Festival a chance to learn from the past, for the future
December 04 2020 11:12 PM
The event provides an opportunity for artists to showcase their work.
The event provides an opportunity for artists to showcase their work.

Traditional performances, exhibitions, and workshops at the 10th edition of Katara Traditional Dhow Festival provide an opportunity for the young generation to learn more about Qatar and the region’s history and heritage – outside the four corners of the classroom, prominent handicraft-maker Abdullah Mohamed al-Haddad said.
“The activities reflect the life and experiences of our forefathers, so this festival is an excellent platform to educate the youth, the students,” he told *Gulf Times on the sidelines of the festival, which will conclude today at the Katara beach area.
Al-Haddad was among the many exhibitors who patiently answered in detail questions from visitors, as he took them on a walk down memory lane of Qatar’s past, before the discovery of oil and gas.
In the past, he explained, 90% of their source of living depended on the sea, whether through fishing or pearl diving.
“In the summer, our grandparents spent three to four months in the sea to fish or look for pearls,” he recounted, while making traditional fish baskets, cage and nets at a handicraft section.
After a good harvest, al-Haddad said they, at their young age, would be tasked with taking the catch to the souq for selling. “When I was seven-years-old, my grandfather taught us how to depend on ourselves, and he would delegate a job for each of us.”
“Girls usually learn from the mother while boys learn from the father; they were trained how to be independent and raise their own families,” he said.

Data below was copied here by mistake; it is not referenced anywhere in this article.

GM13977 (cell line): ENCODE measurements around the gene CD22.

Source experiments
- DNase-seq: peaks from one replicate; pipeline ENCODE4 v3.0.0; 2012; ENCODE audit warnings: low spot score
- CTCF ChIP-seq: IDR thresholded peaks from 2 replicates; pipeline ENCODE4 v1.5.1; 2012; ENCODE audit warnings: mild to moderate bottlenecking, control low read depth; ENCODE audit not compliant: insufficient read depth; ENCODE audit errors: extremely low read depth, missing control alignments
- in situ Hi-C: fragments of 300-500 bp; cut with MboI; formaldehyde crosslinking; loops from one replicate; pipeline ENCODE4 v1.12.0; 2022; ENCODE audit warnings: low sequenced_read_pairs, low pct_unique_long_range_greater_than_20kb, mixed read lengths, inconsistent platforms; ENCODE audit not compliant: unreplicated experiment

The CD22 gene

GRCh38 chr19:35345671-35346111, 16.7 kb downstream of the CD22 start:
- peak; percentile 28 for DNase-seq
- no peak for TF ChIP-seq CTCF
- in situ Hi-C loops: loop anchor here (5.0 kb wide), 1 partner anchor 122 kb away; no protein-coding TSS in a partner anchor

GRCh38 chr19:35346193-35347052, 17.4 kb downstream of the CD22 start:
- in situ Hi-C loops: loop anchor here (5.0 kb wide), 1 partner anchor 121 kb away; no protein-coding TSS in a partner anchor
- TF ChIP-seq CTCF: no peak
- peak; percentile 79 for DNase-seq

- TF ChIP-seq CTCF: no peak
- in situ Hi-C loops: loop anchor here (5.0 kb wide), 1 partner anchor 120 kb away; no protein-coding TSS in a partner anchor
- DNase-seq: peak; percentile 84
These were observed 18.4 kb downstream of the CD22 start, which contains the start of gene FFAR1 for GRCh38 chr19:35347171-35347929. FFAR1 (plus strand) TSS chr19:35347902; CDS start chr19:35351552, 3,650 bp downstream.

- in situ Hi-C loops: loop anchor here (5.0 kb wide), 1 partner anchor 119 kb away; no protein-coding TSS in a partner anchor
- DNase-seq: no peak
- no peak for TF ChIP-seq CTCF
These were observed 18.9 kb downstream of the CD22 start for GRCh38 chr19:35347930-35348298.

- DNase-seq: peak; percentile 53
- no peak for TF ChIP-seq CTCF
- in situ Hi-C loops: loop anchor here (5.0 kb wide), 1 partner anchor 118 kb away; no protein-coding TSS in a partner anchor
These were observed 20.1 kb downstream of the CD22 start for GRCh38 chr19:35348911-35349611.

“During our time, we made our own toys, built our own house, and by doing different chores at home, we learned how to develop and enhance our skills which we were able to apply up to this time,” al-Haddad stressed. “We were taught how to repair almost everything, we don’t just throw things, because it would mean we’re wasting money.”
Back then, he said, people ate more fresh food – no preservatives or additives – and fish was a staple.
“So people were fit and healthy, full of energy, and very few got ill,” he added. “There was only one doctor in a very large area, and we depended on herbs for treatment of minor diseases.”
He lauded the organisers of the festival, saying that the various activities, including exhibitions and cultural performances, play a key role in raising awareness on the importance of preserving the culture and traditions of Qatar and the region.
Al-Haddad said that he looks forward to participating in the next edition of the festival in 2021, hoping to revive and revisit a colourful past once again, and help pass it on to the next generation.



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